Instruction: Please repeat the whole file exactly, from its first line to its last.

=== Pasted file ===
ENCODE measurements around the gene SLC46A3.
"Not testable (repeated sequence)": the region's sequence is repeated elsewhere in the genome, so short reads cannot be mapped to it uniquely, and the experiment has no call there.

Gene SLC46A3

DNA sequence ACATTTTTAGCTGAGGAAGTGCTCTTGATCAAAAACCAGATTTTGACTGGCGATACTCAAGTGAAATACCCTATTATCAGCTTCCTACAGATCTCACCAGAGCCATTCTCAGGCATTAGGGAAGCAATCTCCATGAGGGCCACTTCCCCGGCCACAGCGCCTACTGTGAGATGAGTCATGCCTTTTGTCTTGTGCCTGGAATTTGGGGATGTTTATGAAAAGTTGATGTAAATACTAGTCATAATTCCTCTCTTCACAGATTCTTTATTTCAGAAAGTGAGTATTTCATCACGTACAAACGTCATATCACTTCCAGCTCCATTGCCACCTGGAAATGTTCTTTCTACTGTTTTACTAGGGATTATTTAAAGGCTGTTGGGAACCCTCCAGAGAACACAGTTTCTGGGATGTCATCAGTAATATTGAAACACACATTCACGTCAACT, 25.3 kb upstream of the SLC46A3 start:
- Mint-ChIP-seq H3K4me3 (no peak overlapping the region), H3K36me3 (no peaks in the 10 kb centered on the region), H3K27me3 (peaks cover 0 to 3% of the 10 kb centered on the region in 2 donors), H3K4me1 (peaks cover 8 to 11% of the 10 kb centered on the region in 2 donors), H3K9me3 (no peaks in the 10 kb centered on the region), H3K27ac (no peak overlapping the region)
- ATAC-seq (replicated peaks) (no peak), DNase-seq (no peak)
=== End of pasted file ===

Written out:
ENCODE measurements around the gene SLC46A3.
"Not testable (repeated sequence)": the region's sequence is repeated elsewhere in the genome, so short reads cannot be mapped to it uniquely, and the experiment has no call there.

Gene SLC46A3

DNA sequence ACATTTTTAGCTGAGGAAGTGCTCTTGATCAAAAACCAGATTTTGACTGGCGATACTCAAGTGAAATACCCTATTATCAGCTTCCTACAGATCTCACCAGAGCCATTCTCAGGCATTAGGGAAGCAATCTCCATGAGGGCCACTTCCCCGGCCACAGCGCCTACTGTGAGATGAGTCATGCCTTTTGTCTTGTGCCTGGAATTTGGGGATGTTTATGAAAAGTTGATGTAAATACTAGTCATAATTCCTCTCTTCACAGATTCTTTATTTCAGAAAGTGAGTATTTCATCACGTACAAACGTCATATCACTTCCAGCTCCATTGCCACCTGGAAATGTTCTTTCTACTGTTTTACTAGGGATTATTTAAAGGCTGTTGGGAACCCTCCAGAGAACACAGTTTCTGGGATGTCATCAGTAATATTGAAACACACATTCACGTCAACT, 25.3 kb upstream of the SLC46A3 start:
- Mint-ChIP-seq H3K4me3 (no peak overlapping the region), H3K36me3 (no peaks in the 10 kb centered on the region), H3K27me3 (peaks cover 0 to 3% of the 10 kb centered on the region in 2 donors), H3K4me1 (peaks cover 8 to 11% of the 10 kb centered on the region in 2 donors), H3K9me3 (no peaks in the 10 kb centered on the region), H3K27ac (no peak overlapping the region)
- ATAC-seq (replicated peaks) (no peak), DNase-seq (no peak)